With most of her novels vividly portraying intelligent and beautiful women striving for success in the metropolis, Hong Kong writer Isabel Nee Yeh-su－better known by her pen name Yi Shu－has captivated readers for more than half a century.
As the latest adaptation of her novel The Golden Years, which was first published in 1987, the 38-episode My Best Friend’s Story has recently made a splash online.
Hashtags containing the drama’s title have generated 3.5 million posts and 1.2 billion views on the microblogging platform Sina Weibo. The TV series has also become a frequently searched topic on some social media platforms, from the country’s largest question-and-answer website, Zhihu, to the short video app, Douyin.
For the drama’s scriptwriter Qin Wen and director Shen Yan, the work marks their second collaboration, following the 2017 TV series The First Half of My Life－a television adaptation of another of the author’s novels which tells the story of a hardworking single mother－as they bring to life the charming protagonists penned by Yi Shu.
“We didn’t expect the TV series to be so popular,” recalls Qin, during a telephone interview with China Daily. “More importantly, though, it has helped Yi Shu’s novels to attract fresh attention from film and television production companies.”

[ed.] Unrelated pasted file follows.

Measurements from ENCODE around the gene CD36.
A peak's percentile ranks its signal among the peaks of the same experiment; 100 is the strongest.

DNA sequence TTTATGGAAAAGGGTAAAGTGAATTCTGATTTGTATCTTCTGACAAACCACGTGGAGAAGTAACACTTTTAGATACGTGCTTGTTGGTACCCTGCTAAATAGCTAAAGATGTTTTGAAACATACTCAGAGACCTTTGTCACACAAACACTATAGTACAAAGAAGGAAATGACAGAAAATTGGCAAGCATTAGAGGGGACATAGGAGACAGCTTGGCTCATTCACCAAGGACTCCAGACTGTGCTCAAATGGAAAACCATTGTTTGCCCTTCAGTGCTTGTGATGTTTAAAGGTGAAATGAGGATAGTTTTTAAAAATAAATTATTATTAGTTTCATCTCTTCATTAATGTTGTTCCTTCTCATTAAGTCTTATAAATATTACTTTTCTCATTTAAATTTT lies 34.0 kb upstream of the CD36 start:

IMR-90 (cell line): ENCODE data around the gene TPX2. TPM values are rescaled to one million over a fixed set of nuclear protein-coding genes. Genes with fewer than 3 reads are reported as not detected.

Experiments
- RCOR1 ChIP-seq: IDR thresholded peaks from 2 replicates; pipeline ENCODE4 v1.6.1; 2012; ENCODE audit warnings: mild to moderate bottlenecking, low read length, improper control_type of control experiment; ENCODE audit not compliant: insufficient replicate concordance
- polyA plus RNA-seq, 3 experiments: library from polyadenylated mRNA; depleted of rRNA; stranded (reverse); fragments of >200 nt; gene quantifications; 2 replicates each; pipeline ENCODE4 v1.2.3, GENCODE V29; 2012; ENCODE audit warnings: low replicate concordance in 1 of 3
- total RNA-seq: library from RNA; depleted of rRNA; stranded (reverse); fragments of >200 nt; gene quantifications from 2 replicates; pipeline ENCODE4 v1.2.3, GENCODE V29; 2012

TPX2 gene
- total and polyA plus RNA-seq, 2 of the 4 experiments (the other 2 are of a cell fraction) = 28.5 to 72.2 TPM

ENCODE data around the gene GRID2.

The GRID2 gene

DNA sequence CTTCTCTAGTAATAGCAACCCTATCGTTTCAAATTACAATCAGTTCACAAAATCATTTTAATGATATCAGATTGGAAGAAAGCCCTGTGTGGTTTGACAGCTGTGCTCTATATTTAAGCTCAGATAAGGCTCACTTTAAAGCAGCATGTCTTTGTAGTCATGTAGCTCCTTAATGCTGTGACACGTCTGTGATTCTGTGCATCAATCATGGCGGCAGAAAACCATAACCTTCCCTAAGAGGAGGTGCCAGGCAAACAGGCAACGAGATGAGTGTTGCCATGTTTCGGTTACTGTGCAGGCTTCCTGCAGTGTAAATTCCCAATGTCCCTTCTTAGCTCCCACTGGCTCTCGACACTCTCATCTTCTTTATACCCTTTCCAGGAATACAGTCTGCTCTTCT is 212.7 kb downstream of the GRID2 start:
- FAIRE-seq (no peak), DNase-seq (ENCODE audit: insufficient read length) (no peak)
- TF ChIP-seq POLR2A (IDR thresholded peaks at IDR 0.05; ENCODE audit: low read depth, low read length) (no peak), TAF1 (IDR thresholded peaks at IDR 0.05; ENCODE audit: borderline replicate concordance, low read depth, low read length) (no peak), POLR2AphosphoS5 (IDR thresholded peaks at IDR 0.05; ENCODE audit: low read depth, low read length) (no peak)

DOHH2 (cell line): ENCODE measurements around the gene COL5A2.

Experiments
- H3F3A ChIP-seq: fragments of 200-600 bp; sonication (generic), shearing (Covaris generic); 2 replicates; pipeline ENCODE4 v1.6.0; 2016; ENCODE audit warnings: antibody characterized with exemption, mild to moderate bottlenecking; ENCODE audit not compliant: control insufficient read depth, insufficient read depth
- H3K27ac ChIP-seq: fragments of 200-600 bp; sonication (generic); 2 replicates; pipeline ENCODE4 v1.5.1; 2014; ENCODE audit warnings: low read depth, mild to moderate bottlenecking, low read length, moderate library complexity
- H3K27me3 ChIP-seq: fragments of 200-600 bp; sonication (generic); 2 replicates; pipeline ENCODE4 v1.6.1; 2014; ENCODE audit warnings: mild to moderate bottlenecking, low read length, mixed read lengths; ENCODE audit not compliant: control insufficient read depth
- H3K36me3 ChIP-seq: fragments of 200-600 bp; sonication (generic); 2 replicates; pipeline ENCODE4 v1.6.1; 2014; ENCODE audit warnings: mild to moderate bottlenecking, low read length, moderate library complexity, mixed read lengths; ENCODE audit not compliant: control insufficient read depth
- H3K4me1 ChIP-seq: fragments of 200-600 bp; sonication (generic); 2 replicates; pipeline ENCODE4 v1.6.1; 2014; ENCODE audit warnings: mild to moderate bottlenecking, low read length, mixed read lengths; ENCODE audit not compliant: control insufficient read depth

Riding on the wave of the success of The First Half of My Life, the production company New Classic Media purchased the copyright of The Golden Years, casting Ni Ni and Liu Shishi－both ranked among the most popular female stars in their age group－to represent the two protagonists.
As an effort to localize the original tale which takes place in late 1980s Hong Kong, the TV series brings the timing closer and switches its location to contemporary Shanghai, the international city which Qin believes bears the best resemblance, in the terms of personality and spirit, to the setting in Yi Shu’s novel.
The tale focuses on best friends Jiang Nansun and Zhu Suosuo－played by Liu and Ni, respectively－who lead completely different lives, but always support each other no matter what, whether one is trapped in a doomed affair or the other is struggling with her career.
In the story Zhu is young when her parents split up and she is sent to live with her uncle’s family. Self-taught, she grows to be streetwise, yet sophisticated. After landing a job in high-end property sales, she works diligently, but her beautiful looks and ambition make her a subject for the office rumor mill.
Jiang is almost the opposite, as she grew up in a rich family. Her home is a luxurious villa in downtown Shanghai’s Fuxing Street. Her life is full of high-end brands and expensive hairstylists. Even during routine dinners at home, the family’s table is served with dozens of mouthwatering dishes cooked by a nanny. However, Jiang believes she is like a bird imprisoned in a golden cage and dreams to escape.
Just like the common viewer, Qin says she has sat, curled up on the sofa, to watch the latest episodes, as she’s barely visited the film sets of her stories.